Presumably acting on representations made by the Governor to the Home authorities, the former received from the latter in 1826, instructions to commence the erection of buildings suitable for the purposes he had in view. The Factory (I have retained the appellation then in common use, although a meaningless one, inasmuch as no employment of any kind was given to, or enforced on its inmates.) The Factory, then, was to be superseded by an extensive pile of stone buildings at a distance of about a mile and a half from the town up the Hobart Town rivulet. The work was commenced at once. The Gaol was to be substituted for a building on a large scale to be erected at the rear of the (then) Supreme Court, on the site now occupied by the Post Office and a portion of Franklin Square. It was intended to front on to Macquarie street, and the rear to overlook the Cove. The hill on which the gaol was to be erected formed at that time a plateau which extended eastward by a gentle slope, and ended in a rather abrupt descent into the Cove, whose tiny wavelets rippled upon the pebbly beach at its base. In my memory the spot is associated with two events—the proclamation of King William IV in 1830, and its temporary occupation two or three years later by the blacks brought in by Robinson prior to their shipment to Flinder's Island. About 40 years ago—perhaps more—a gang of prisoners working in chains was employed in cutting down the hill to the slope of Murray street, and throwing it into the shallow waters of the Cove to form the present wharves. The state of the times is indicated by the cool announcement 'that the gallows was to be erected at the rear of the gaol in view of the shipping in the Cove.' Why was the 'gallows' mentioned if it were not considered an essential and permanent adjunct to the establishment—which was very near the fact—instead of a temporary erection to meet an extraordinary and terrible necessity! while the fact that to the seamen in the Cove was to be accorded the privilege of sharing, with the demoralised crowds on land, the pleasurable excitement of witnessing the mental and physical agonies of their follow men, shows how familiarity with the most awful scenes of suffering tends to blunt the appreciation of their horrors. Fortunately for Hobart Town the whole scheme collapsed; for when the women were removed to their new quarters in 1829 the Factory area was thrown into the gaol, and the accommodation was found ample enough for more than a quarter of a century thereafter. 'Bisdee's Hotel,' as the place was facetiously styled, was neither to be sold nor let. (Mr Bisdee was gaolor at the time, but about the year 1833 or 1834 he was succeeded by Mr Capon, the chief district constable.)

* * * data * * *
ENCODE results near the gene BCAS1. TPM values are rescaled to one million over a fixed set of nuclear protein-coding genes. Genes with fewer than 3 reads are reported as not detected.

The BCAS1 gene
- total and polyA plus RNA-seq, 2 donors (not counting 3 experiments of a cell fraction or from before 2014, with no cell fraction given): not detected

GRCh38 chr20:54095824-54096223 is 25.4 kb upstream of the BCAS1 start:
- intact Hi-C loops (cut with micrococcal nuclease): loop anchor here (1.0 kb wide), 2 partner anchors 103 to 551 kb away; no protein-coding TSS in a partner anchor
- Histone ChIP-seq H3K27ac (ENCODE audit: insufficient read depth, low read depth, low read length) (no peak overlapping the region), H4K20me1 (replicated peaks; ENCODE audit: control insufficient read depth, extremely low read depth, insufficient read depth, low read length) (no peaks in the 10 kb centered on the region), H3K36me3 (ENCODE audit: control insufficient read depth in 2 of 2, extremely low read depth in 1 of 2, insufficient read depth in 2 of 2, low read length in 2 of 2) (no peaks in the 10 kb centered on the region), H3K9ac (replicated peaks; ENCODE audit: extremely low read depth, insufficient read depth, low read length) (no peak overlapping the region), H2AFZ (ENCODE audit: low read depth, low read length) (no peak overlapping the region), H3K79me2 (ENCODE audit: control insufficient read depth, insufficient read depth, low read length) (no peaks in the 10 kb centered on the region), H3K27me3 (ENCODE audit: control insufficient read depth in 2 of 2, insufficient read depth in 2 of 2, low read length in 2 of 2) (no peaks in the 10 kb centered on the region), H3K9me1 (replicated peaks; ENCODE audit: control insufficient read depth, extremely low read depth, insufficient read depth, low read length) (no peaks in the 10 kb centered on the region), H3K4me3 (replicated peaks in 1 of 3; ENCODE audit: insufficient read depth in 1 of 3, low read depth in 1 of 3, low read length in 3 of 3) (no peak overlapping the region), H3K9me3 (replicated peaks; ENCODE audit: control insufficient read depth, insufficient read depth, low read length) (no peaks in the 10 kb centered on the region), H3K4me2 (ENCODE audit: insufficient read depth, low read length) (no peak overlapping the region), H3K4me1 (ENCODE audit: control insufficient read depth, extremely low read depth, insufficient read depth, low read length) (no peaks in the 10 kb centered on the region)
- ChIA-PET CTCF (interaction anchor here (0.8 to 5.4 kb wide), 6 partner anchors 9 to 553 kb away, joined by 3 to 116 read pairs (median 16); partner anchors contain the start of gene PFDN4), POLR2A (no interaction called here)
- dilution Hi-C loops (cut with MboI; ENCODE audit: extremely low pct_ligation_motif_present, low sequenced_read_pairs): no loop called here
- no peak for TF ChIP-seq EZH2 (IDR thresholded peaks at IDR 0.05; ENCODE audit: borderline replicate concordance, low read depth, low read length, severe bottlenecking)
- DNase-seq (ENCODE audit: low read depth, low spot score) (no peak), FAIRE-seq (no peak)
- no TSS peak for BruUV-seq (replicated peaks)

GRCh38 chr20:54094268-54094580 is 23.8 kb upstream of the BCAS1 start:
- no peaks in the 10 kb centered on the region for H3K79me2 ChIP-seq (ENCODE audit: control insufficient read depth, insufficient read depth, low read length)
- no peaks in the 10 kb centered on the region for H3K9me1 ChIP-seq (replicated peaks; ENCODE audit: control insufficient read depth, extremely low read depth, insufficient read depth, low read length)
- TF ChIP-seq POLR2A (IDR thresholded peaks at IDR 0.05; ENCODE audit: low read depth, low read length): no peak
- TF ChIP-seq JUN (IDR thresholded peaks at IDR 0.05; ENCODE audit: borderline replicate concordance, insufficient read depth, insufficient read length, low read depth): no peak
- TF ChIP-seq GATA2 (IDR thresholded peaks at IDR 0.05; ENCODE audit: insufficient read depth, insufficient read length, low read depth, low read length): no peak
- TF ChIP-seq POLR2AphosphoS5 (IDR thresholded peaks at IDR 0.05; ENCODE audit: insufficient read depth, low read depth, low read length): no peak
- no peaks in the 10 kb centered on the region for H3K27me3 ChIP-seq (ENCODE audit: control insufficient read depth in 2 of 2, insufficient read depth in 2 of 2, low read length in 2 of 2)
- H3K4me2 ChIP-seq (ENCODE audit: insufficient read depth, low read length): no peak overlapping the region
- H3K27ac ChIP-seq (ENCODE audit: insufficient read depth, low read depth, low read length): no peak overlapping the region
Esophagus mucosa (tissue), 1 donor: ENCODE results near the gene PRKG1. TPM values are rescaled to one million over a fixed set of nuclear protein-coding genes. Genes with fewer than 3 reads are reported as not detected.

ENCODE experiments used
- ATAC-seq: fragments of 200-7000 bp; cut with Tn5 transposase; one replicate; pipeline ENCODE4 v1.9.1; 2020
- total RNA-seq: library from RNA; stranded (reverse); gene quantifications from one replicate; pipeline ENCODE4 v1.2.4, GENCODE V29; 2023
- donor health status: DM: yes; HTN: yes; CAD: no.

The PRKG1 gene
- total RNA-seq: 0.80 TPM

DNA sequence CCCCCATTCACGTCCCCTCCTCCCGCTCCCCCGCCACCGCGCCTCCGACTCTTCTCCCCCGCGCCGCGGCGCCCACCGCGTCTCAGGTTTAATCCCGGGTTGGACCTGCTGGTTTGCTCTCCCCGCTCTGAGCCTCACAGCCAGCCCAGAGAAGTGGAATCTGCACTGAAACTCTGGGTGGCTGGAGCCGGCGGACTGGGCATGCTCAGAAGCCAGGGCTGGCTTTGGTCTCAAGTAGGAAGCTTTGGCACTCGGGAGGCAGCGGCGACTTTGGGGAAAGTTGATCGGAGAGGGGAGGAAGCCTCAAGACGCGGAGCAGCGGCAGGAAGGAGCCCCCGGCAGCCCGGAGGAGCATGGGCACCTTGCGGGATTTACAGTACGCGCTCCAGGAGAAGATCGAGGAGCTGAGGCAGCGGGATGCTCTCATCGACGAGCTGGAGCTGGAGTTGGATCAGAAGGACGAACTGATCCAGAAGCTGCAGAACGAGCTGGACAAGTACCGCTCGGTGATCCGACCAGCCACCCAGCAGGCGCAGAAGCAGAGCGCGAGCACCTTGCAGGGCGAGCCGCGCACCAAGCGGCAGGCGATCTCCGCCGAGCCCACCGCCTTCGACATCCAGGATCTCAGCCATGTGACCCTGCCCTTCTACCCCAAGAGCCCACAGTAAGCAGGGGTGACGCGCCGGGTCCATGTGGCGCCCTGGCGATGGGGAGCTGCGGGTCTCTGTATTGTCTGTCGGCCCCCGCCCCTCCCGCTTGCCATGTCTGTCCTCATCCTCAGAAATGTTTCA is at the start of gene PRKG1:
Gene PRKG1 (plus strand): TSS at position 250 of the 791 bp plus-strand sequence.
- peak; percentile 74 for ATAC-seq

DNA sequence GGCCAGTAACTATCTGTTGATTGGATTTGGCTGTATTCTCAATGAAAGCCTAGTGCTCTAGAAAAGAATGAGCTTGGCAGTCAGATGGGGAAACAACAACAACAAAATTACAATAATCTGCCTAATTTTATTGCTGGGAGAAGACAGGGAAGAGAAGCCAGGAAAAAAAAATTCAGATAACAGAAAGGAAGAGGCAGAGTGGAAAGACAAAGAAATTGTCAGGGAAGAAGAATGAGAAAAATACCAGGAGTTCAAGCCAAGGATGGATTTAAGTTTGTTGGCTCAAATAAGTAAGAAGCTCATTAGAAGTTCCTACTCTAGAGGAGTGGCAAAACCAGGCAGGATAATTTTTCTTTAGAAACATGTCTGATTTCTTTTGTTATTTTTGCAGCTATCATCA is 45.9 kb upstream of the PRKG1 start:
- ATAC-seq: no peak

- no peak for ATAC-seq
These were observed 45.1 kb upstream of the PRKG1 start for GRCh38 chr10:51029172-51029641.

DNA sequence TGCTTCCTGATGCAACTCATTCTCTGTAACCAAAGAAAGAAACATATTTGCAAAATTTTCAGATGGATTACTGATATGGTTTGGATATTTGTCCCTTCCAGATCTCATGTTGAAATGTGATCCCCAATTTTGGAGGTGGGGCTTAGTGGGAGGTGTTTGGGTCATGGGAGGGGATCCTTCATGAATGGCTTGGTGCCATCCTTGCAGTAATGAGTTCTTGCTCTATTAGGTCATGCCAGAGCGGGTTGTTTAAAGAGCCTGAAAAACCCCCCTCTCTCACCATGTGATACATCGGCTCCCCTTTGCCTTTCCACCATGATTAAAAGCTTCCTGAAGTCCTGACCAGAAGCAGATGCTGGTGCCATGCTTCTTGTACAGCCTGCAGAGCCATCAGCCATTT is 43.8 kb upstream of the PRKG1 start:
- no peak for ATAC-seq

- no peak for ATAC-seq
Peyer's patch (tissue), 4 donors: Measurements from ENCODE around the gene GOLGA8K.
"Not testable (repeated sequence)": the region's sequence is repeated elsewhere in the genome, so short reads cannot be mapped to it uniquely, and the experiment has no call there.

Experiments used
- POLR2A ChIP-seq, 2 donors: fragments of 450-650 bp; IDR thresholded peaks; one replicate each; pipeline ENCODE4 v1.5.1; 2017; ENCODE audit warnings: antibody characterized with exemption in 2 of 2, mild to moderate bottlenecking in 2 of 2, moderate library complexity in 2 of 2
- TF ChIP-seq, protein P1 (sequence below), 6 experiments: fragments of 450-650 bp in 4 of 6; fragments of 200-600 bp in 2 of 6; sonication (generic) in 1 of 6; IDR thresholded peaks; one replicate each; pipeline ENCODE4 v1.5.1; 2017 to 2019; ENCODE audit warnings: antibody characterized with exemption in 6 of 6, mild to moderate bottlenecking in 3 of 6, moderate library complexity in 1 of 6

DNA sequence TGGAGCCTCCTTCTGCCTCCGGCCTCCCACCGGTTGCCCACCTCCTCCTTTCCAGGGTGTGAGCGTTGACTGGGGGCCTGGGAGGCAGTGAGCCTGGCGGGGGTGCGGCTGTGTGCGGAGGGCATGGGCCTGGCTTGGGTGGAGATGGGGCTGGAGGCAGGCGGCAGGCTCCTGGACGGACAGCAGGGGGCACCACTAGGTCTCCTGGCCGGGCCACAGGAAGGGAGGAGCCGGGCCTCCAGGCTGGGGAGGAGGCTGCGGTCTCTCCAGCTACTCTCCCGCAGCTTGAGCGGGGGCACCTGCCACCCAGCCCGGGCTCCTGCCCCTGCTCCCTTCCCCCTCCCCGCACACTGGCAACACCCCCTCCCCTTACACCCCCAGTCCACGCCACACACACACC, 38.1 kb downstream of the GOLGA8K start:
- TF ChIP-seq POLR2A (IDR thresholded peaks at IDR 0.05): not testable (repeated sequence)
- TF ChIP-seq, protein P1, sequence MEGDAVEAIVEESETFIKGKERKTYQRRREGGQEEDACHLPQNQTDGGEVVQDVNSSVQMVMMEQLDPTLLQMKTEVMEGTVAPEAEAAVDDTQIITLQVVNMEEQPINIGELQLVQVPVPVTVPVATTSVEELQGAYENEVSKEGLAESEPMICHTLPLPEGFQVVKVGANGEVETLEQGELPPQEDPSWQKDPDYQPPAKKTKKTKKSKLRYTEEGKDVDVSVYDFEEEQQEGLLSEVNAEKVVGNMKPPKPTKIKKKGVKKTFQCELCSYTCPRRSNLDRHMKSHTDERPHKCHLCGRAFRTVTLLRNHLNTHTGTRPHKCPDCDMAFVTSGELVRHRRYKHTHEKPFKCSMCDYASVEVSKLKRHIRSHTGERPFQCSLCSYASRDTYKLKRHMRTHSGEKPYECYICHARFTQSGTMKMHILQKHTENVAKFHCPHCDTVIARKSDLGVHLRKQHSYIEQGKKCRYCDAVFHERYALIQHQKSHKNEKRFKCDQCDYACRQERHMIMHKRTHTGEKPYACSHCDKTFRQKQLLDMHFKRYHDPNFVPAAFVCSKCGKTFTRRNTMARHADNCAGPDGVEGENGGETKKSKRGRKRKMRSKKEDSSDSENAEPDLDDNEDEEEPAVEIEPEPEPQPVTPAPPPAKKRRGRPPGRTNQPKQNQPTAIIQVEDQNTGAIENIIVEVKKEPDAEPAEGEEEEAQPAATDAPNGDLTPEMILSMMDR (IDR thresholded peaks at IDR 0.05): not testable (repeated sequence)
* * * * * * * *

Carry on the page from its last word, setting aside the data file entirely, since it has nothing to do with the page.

The King's Orphan School was established and opened at Hobart Town in the early part of 1828—March, I think. The erection of the new buildings at New Town was set in operation, and they were completed in or about the year 1830 or 1831—I am not certain of the date. The church, which formed an adjunct to the schools, was a later addition. My memory does not serve me as to the locality occupied by the school from the period of its establishment in 1828 to its removal to the new premises at New Town. (On the accession of the present monarch the establishment was designated the Queen's Orphan School, and it was so called until it was disbanded a few years ago.)

'The Female House of Correction'—a more significant appellation than that of 'Factory'—was completed in the latter part of the year 1828, but was not occupied until the beginning of the following year. A particular description of the place is unnecessary. It still stands; the original, however, did not cover more than half the area of the present pile. Entering by the large double gate—the only opening in its four high stone walls—the visitor would find himself in a labyrinth of stone dividing walls reaching to the level of those outside, and enclosing workrooms, dormitories, nursery, hospital, offices, store rooms, officers' quarters, yards for the first, second and third class prisoners, in short, every part well planned and adapted to the object for which it was intended. As this edifice drew near completion (1828), the Governor decided to re-model the whole system. The services of the aged and effete superintendent, Mr Drabble, were dispensed with. A superintendent (Mr Esh Lovell), and assistant- superintendent (Mr Jesse Pullen), were appointed to the sole charge of the establishment, having under their control subordinate convict officials in the persons of clerks, constables, messengers, and matrons, all serving for an 'indulgence.' (To be continued) 1